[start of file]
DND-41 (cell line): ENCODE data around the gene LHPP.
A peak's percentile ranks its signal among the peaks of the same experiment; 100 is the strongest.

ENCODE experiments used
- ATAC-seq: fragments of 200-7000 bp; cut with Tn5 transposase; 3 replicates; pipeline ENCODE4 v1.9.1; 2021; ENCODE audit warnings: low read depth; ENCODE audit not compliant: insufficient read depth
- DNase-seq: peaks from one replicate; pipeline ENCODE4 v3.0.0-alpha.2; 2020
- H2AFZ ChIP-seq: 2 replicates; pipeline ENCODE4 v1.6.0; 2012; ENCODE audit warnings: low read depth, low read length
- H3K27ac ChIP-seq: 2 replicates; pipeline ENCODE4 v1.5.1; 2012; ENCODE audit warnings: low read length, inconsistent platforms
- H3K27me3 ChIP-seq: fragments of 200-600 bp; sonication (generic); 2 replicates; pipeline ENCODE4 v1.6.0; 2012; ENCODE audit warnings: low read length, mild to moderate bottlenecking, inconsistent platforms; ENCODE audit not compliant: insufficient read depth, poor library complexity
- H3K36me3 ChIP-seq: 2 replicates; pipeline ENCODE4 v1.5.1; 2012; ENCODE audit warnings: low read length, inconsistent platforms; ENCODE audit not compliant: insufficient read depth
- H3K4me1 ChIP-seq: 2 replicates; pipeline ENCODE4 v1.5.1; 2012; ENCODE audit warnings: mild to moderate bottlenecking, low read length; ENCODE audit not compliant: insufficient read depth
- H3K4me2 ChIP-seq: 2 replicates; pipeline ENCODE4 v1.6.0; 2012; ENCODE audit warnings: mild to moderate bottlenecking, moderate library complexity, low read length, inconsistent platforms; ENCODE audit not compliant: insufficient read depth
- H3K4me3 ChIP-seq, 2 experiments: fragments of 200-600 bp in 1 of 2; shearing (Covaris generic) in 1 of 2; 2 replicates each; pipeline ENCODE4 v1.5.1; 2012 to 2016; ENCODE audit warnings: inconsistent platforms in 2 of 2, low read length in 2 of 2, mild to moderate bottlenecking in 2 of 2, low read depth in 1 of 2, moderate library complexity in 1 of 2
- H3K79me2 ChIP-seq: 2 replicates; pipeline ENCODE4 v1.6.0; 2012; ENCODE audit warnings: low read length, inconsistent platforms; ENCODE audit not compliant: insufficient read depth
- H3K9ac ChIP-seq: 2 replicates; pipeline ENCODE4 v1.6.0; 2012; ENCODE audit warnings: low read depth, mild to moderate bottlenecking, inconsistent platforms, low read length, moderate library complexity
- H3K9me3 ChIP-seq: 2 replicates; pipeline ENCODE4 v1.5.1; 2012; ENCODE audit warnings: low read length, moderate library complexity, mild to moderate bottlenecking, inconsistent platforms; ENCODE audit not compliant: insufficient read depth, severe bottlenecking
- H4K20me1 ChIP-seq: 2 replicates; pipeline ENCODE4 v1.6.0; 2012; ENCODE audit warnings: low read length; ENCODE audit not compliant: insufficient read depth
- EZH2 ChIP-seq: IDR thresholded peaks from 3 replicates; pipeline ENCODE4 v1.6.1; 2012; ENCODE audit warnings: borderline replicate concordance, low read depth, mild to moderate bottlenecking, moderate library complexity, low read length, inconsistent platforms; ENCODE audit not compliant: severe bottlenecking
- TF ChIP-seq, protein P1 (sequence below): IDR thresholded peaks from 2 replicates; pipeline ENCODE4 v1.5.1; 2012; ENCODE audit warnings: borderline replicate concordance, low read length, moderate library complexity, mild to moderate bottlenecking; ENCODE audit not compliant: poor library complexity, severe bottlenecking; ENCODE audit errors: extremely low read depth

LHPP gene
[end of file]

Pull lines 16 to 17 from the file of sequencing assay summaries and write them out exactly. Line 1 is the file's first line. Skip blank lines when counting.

- H4K20me1 ChIP-seq: 2 replicates; pipeline ENCODE4 v1.6.0; 2012; ENCODE audit warnings: low read length; ENCODE audit not compliant: insufficient read depth
- EZH2 ChIP-seq: IDR thresholded peaks from 3 replicates; pipeline ENCODE4 v1.6.1; 2012; ENCODE audit warnings: borderline replicate concordance, low read depth, mild to moderate bottlenecking, moderate library complexity, low read length, inconsistent platforms; ENCODE audit not compliant: severe bottlenecking